A Slow Attitude Adjustment and The Spaces Between

I am thinking recovery is kind of like one long, slow attitude adjustment. I started out feeling really scared, hesitant, angry, and generally crappy about getting sober. I had backed myself into a corner. I HAD to do it or else the consequences would most likely be dire. That’s not the nicest place to be, as many of you know.

Over time my attitude has slowly gotten better, and I know that it will continue to improve the longer I stay sober AND work on my recovery. Being sober does wonders, but I have to keep making adjustments in order to truly be happy with my new life. I can’t force it to happen, though. It takes time, and that requires a shit ton of patience on my part. For example, one day I hope to be more social again. I HEAR that it is possible to go out and be sober, but I am just not ready yet. I have to listen to that voice of reason, as doing so has helped keep me sober for this long. It ain’t wrong, and it will tell me when I am truly ready to do certain things. Attitude is key to feeling happy and not deprived. By most accounts, as long as I work hard and STAY SOBER, it will only take a few years max to feel totally normal (or happy sober, I suppose…normal is kind of a dumb concept). A mere drop in the bucket!

In the meantime, I am focusing on the spaces between the hard times. It is getting easier, and the spaces are growing longer. Instead of focusing on the shit, I am trying to focus on the happy, fun sober times in between the bad times. The longer I stay sober and continue to work on my recovery, the bigger the spaces are.

See? It is all just a big attitude adjustment. πŸ™‚

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22 thoughts on “A Slow Attitude Adjustment and The Spaces Between

  1. Totally!!! It just takes time, and it will happen, as long as you keep being sober. One day, you will wake up and start to feel social again, start to not really care one way or the other if you drink. Then, you’ll actually start to appreciate the realistic aspects of being sober: no hangovers, ever; no feeling unhealthy; no stupid drunken tricks, ever. It will happen, it really really will. So, yeah, just hang in there and focus on the good moments! xx

  2. I can remember being right where you are. I call that early period of my sobriety my “stark raving sober” period. Stay with it! If you continue on with the recovery process, I promise it will get better and better and better.

    • Haha. I love that. I def feel that way sometimes…it is all so SERIOUS to be sober. I can’t wait for it to let up. I know it will, so I am trying my best to be patient. Thanks for the kind words!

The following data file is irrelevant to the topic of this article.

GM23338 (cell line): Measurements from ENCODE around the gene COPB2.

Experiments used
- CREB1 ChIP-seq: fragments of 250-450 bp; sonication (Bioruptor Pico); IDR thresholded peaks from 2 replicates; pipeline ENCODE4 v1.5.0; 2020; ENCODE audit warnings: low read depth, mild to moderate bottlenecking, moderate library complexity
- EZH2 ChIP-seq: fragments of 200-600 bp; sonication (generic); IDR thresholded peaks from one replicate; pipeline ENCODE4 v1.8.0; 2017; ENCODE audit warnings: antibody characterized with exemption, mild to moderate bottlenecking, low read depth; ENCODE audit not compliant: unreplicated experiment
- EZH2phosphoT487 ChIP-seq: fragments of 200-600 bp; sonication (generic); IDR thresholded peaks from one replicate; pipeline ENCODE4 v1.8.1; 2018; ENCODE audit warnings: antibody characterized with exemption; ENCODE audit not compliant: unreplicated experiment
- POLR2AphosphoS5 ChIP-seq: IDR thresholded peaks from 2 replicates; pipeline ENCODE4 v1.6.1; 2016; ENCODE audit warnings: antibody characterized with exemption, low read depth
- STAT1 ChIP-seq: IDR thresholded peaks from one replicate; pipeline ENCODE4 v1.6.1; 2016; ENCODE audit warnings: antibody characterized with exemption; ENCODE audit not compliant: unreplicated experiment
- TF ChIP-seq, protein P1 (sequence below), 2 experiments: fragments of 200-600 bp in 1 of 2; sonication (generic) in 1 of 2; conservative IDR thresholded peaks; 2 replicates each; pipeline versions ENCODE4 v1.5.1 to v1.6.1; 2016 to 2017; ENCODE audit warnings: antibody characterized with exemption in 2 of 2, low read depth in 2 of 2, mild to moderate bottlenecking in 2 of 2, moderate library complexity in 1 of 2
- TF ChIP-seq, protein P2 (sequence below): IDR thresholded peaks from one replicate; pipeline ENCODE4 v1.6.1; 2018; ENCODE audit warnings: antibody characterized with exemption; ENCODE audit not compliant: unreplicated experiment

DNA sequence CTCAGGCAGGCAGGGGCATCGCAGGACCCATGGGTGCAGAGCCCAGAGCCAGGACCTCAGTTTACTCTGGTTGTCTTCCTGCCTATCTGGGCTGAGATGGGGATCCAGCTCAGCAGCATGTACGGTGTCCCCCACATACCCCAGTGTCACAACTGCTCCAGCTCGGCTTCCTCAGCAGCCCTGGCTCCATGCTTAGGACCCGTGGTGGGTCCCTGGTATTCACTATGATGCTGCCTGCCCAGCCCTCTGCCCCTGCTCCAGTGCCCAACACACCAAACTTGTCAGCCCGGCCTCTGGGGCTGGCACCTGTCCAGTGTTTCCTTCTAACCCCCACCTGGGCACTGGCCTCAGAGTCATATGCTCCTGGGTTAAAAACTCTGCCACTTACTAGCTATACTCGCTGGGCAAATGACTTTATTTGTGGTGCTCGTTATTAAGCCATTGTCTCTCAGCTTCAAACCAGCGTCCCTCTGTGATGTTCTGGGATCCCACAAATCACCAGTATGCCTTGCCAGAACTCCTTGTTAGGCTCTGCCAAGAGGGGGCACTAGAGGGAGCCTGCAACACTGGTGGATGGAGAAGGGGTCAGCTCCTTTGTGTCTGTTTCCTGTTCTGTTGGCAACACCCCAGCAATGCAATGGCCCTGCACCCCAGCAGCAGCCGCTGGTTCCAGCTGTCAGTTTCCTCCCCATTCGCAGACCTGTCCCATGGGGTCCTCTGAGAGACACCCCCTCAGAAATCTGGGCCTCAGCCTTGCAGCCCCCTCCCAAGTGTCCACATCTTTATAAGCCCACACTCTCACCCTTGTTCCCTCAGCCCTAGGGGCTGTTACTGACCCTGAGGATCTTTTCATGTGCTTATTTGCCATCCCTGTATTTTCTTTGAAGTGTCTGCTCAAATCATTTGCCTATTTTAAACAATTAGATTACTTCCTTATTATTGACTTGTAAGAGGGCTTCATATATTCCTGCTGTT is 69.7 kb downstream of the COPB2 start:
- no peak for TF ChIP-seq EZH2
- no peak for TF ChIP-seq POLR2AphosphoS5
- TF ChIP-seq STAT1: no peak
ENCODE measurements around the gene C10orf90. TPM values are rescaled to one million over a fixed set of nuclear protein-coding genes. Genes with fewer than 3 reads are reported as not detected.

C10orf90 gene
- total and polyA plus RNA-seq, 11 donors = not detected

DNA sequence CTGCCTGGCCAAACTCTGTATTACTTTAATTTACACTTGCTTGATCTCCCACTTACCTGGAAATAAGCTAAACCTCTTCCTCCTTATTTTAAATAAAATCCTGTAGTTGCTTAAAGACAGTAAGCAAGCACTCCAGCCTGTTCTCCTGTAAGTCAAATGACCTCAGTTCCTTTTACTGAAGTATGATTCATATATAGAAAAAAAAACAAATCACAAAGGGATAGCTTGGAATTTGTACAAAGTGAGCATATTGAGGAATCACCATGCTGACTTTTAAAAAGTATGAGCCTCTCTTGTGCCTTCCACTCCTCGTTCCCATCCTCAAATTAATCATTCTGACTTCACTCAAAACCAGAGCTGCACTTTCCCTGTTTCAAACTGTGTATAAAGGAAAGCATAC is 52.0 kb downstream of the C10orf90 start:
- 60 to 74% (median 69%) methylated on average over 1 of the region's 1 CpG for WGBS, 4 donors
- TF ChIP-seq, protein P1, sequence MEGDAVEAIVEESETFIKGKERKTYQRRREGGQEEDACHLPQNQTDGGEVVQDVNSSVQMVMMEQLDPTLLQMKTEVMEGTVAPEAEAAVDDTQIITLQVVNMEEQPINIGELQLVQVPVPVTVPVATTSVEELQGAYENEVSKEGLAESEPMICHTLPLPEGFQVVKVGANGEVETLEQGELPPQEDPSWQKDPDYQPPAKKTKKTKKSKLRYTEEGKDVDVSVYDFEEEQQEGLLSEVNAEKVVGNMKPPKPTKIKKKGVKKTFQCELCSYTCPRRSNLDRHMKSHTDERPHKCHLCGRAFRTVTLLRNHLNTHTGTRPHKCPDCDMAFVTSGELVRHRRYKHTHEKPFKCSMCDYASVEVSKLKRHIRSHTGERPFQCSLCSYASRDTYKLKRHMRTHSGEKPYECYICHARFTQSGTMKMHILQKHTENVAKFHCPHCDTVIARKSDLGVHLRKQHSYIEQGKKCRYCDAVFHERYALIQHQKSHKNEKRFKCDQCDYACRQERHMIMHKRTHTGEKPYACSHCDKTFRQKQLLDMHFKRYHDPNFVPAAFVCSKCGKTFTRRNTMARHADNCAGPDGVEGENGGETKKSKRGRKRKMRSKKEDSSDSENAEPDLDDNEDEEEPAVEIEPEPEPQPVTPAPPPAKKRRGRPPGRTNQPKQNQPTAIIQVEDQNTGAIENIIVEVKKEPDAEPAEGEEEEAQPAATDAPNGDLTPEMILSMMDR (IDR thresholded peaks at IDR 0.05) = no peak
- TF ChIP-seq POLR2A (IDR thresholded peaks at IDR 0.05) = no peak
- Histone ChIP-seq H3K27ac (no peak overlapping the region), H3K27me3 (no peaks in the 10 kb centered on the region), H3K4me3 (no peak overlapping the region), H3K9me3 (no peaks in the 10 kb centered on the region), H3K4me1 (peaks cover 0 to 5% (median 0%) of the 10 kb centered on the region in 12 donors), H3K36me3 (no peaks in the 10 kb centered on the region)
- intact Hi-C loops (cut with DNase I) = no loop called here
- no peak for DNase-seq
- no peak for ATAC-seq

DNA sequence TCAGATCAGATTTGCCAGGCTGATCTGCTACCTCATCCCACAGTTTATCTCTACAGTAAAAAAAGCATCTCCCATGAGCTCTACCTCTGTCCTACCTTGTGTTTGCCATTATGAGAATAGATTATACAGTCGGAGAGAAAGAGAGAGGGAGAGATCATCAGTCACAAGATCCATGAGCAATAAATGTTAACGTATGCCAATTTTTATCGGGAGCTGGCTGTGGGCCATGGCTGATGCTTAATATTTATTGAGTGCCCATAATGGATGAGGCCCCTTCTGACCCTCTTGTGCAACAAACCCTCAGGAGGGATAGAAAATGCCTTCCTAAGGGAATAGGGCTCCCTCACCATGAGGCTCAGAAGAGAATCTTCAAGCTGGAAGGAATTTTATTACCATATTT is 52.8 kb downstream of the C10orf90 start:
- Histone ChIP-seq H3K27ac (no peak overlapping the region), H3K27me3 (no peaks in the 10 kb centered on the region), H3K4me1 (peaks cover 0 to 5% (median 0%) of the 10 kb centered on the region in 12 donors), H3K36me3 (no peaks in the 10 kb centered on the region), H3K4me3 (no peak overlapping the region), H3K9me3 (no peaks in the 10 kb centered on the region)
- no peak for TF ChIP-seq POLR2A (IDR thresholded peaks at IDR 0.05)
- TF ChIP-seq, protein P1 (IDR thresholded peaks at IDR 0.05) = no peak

3. It’s kind of like when we first start drinking- we’re not drunks immediately, but slowly, incrementally we slide. But this shift is in a positive direction πŸ™‚

    Go you!

  4. thanks for this as I am so about to toss in the towel. not having replaced the so called fun of drinking with anything is a major problem right now plus hellish work .. seems all drudgery .. sorry am whining really .. but fuck … need an attitude adjustment for sure. I know it won’t help to drink, except for a short minute – get that backed in a corner feeling .. long view….

    • Oh no! Don’t toss in the towel. It will get better soon. I understand the feeling of drudgery, but it will pass! Yep…the long view is where it’s at, even though it can be so hard. Take care of you! Give yourself some treats. xx

  5. thanks so much. I shall carry on! I also have not done the social piece .. though I have a work thing tomorrow to go to but doesn’t really count as hardly a drunken stupor and people don’t really know me or my past habits – you’ve help. shall come up with treat. best!

  6. It comes, Jen, it comes. Doesn’t even need to be years, my friend. It comes in dribs and drabs. Sometimes a little rush, sometimes a gentle drop. But we move forward every day. I too get impatient (that is why “patience” is my word for this year) and I want it all now. But methinks there is a reason we don’t get it all at once. Flowers open up gently…not in a panicked manic rush. Silly analogy, but the point being is that we have lived our entire lives in one way, so to assume that we can change overnight might be a bit much on us.

    We need to be gentle to ourselves πŸ™‚

    Blessings,
    Paul

  7. Hi Jen, I know what you mean. Last week I was finally able to go out to a nice restaurant with hubby and not want the glass of wine. I couldn’t believe I had actually arrived there. Although I’m not reading to go to a house party/dinner with friends yet, I’ll take the baby steps now as I’m sure I’ll be walking on my own soon everywhere. I hope this makes sense.

    • Sure does! I am planning a few social things in the future cause I am finally feeling ready, but it has taken me a longer time than I would have thought! We will see how it goes. I am going to have an exit plan. Thanks for the comment! Glad you had a nice time with your husband. πŸ™‚

  8. ‘attitude is key to feeling happy and not deprived’ – so so true! We can only see things differently by looking at them in a different way.

    Glad you are noticing/enjoying long stretches of happy now. I am definitely finding the longer I have sober the easier it is to make good decisions. Thank goodness!

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